Continued operation of a batch plant is very important to the 288 project, as day in and day out, concrete is constantly being delivered to the jobsite, notes Rene Sanchez, assistant equipment manager with Almeda-Genoa Constructors.
“For the duration of the hurricane, the batch plant never went down because of the support of the Cat rental generators,” Sanchez said. “And neither did our work trailer compound.”
In Victoria, Texas, auto dealer Mac Haik Ford was able to resume selling cars the Thursday after the storm.
“A lot of people needed some vehicles to get back going, so we’re very fortunate to be able to help them,” said sales manager Greg Gunn. “So it was really nice to be able to get up and going and have power, even though businesses around here didn’t get the power turned back on for another four or five days.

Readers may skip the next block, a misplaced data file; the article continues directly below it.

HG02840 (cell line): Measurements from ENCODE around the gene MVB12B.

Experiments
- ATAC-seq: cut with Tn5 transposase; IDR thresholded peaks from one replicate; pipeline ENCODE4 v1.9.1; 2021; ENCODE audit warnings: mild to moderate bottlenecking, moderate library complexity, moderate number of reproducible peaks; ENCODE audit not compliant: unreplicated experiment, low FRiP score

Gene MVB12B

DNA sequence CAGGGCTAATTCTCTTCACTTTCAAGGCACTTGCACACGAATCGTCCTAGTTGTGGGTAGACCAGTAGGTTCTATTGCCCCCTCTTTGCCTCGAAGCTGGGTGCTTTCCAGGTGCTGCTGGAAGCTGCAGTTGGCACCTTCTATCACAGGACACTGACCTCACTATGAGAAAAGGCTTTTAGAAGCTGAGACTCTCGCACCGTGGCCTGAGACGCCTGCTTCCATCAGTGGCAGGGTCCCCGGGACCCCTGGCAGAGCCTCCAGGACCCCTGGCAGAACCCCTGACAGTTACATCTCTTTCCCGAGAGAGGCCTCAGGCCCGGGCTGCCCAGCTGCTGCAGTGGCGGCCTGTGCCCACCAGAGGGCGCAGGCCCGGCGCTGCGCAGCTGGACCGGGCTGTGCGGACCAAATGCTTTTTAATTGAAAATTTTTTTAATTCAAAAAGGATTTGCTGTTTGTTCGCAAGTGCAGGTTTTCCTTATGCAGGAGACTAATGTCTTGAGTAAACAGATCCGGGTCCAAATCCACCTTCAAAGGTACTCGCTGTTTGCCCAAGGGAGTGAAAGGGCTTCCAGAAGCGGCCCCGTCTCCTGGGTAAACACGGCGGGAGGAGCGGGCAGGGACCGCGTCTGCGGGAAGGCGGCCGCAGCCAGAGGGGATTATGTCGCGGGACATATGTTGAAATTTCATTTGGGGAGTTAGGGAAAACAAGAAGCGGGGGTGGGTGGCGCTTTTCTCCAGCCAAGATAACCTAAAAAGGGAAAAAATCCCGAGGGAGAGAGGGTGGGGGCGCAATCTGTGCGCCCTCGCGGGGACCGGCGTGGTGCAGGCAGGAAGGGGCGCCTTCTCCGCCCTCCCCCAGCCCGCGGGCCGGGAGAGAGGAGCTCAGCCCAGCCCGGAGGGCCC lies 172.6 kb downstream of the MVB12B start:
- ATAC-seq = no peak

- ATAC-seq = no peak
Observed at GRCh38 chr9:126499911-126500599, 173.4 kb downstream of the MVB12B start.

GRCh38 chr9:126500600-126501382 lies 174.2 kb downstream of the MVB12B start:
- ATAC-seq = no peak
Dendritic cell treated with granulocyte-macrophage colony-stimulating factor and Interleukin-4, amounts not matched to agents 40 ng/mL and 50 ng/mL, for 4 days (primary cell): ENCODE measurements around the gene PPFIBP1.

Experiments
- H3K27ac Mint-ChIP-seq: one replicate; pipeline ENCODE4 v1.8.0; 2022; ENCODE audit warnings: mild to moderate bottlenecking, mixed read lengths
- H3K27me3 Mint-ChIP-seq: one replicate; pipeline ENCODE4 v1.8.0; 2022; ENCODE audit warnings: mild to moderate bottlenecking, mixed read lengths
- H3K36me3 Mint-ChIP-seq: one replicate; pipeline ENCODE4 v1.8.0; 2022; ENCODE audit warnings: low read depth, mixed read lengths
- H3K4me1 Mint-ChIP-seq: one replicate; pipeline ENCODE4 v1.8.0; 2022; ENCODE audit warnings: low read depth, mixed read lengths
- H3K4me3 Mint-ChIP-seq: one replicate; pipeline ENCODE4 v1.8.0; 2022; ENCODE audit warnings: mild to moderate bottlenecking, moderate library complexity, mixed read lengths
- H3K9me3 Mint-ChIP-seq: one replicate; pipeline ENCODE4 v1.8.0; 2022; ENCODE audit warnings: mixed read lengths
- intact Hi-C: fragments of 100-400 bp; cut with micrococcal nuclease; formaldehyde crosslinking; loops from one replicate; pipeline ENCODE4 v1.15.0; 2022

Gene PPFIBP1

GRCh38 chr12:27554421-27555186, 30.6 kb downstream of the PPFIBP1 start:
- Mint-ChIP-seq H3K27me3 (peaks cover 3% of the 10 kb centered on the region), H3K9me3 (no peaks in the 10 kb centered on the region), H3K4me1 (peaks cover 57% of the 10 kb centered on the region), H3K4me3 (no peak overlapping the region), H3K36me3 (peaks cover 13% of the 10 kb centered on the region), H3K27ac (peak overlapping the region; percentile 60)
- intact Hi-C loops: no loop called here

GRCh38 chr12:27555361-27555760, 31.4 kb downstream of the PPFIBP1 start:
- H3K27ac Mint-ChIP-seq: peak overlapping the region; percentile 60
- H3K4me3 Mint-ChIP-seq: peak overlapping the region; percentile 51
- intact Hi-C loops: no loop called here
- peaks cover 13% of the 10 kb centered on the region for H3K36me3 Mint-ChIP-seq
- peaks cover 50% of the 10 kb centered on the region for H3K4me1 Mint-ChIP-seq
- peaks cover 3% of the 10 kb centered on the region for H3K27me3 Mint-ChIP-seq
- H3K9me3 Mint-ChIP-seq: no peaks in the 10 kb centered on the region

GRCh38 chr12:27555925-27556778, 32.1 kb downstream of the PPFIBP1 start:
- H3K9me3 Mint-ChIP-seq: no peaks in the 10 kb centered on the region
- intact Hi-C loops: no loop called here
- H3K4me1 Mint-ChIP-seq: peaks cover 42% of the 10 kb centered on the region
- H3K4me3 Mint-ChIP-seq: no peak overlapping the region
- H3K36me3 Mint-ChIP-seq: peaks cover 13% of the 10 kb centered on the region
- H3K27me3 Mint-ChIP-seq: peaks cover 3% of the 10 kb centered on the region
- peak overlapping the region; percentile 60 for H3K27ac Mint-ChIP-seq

“Because we had power from our Cat rental generator, we actually were able to produce and store ice and store different things here,” Gunn said. “We ended up serving as a donation drop for some of the victims and that had been affected by the hurricane.
With the intensity and frequency of tropical storms in 2017, businesses are re-thinking their storm preparedness plans.
“We have protocol on what to do before a disaster hits, and that’s protecting the store and doing certain things like moving vehicles,” Gunn says. “But one thing that really needs to be addressed is having power ready to go, having a contract in place so we’re on standby and have a relationship with a company that can provide a rental generator if a storm is going to hit—because we forget how much we need the power.”
Next time a hurricane or tropical storm hits, Stanley Tuttle plans to be ready. He knows he was fortunate to have rental power at the ready this time around, both to save inventory and serve as an emergency food source.
“Immediately after the storm, people here were in dire need,” he says. “And without Holt Cat’s help, we wouldn’t have been able to help the community the way we did.”